Emotional Detachment vs Emotional Engagement

Another tool for better mental health is emotional detachment, which enables physicians to maintain medical objectivity when handling stressful situations, particularly where attachment may affect clinical judgment. Such a situation may arise when providing care for terminally ill patients who continue to experience pain without hope of improvement. Treating family members is another situation where overattachment can be emotionally draining for physicians, which is why the American Medical Association Code of Medical Ethics advises physicians to avoid treating immediate family members.5

Detachment is difficult to maintain in the clinical setting because physicians encounter different situations that can elicit a range of emotions. For example, delivering bad news to a patient may cause emotions such as guilt, sorrow, distress, and even feelings of failure. Engaging with a difficult patient may evoke anger, frustration, and feelings of being unappreciated. In such situations, physicians may struggle to find a balance between empathy and detachment.

Clinicians at Boston Children’s Hospital were surveyed to determine how emotions influence their delivery of care.6 The majority (61%) of participants admitted that emotions such as empathy and anxiety may affect the care they provide. Empathy can help clinicians to better understand a patient’s perspective; however, when physicians over-identify with patients, the impact can become negative — for both the patient and physician.

According to Dr Teoh, “The challenge is to create psychological boundaries that separate the doctor from their work. I’m not saying doctors should depersonalize or detach from their patients when they are interacting or dealing with them. It is after that, when moving on to other tasks or when they are off work and need to switch off. It’s about having healthy work and home boundaries that you respect.”

Taking Care of the Healers

Self-compassion and detachment are crucial factors for the maintenance of physicians’ mental health. It is also important to maintain a balanced perspective; although detachment may help with maintaining objectivity in clinical practice, suppressing emotions may cause distress and burnout. Physicians must practice self-compassion and take good care of their own health and well-being so that they can better care for others. Self-compassion can be learned through various interventions that promote practices such as mindfulness, emotional regulation, and resilience. On a larger scale, it is ideal for self-compassion to be promoted in medical training.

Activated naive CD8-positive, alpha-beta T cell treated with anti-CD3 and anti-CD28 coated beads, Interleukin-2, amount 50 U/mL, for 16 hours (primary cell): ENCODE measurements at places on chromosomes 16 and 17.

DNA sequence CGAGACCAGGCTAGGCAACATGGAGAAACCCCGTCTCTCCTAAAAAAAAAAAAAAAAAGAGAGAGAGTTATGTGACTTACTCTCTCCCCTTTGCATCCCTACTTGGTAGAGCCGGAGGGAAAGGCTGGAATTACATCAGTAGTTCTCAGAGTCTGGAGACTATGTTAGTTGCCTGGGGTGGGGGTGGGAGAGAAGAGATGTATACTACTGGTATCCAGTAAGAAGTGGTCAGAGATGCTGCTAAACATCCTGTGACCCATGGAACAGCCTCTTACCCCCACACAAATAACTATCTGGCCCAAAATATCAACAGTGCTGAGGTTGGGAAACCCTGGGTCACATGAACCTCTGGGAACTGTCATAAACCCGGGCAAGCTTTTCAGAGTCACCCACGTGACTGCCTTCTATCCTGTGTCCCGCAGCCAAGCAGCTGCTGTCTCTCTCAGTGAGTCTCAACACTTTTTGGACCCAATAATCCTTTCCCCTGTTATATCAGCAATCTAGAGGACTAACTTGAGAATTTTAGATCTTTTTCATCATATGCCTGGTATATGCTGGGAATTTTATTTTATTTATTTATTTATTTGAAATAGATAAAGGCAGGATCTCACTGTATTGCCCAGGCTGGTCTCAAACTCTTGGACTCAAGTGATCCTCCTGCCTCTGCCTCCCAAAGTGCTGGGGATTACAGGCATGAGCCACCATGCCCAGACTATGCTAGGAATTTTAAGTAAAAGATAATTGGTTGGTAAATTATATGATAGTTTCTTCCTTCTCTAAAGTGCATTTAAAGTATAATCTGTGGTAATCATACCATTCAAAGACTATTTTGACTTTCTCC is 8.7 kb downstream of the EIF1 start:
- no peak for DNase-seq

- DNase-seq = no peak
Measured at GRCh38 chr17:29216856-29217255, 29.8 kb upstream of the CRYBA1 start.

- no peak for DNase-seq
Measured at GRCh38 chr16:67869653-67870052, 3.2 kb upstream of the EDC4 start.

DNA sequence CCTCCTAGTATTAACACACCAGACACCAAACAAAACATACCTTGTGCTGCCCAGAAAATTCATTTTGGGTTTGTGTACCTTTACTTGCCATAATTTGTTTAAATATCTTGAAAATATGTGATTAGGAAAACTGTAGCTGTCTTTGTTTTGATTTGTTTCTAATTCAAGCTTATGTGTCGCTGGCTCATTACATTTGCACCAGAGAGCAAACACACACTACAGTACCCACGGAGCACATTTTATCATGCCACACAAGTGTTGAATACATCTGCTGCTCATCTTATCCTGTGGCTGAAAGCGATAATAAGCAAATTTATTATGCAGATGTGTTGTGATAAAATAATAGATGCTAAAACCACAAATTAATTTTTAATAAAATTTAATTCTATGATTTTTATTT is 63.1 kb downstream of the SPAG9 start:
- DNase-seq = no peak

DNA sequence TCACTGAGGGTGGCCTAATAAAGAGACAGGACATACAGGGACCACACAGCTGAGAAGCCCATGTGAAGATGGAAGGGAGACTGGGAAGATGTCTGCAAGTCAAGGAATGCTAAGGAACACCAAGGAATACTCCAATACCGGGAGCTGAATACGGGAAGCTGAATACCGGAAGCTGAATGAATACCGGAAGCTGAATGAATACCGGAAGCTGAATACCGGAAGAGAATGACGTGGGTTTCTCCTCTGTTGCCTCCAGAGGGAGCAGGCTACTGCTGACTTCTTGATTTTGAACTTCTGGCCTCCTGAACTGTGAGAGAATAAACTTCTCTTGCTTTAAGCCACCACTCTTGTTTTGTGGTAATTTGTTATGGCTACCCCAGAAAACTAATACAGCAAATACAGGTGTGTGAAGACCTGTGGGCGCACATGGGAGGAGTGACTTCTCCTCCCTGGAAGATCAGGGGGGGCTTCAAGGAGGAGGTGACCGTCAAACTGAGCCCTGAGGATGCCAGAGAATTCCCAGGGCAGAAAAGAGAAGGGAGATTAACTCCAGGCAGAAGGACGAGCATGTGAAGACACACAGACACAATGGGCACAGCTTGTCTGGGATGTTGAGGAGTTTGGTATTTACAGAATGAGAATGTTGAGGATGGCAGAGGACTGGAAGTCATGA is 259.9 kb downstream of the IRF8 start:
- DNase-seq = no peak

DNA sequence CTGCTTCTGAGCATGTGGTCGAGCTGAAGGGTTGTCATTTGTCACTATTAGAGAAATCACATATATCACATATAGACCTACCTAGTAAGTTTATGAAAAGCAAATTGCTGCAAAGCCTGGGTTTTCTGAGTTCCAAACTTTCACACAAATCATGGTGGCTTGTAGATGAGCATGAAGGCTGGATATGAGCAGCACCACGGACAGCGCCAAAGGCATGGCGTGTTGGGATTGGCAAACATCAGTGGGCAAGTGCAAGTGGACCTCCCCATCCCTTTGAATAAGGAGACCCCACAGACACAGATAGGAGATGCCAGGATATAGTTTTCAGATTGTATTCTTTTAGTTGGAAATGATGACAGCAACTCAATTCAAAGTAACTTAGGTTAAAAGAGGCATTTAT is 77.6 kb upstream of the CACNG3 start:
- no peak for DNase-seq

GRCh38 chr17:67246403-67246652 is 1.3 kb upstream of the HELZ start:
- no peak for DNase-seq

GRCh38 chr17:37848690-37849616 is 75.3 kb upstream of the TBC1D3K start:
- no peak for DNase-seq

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References

  1. Kerasidou A, Horn R. Making space for empathy: supporting doctors in the emotional labour of clinical care.BMC Med Ethics. 2016;17:8.
  2. van Wietmarschen H, Tjaden B, van Vilet M, Battjes-Fries M, Jong M. Effects of mindfulness training on perceived stress, self-compassion, and self-reflection of primary care physicians: a mixed methods study.BJGP Open. 2018;2(4):16-21.
  3. Pakenham KI. Training in acceptance and commitment therapy fosters self-care in clinical psychology trainees. Clin Psychologist. 2017;21(3)186-194.
  4. Feingold JH. Toward a positive medicine: healing our healers, from burnout to flourishing. Master of Applied Positive Psychology (MAPP) Capstone Projects. 206;107:1-176.
  5. AMA Code of Medical Ethics. Treating Self or Family. https://www.ama-assn.org/delivering-care/ethics/treating-self-or-family. Accessed February 22, 2019.
  6. Martin EB Jr., Mazzola NM, Brandano J, Luff D, Zurakowski D, Meyer EC. Clinicians’ recognition and management of emotions during difficult healthcare conversations. Patient Educ Couns. 2015;98(10):1248-1254.

This article originally appeared on Medical Bag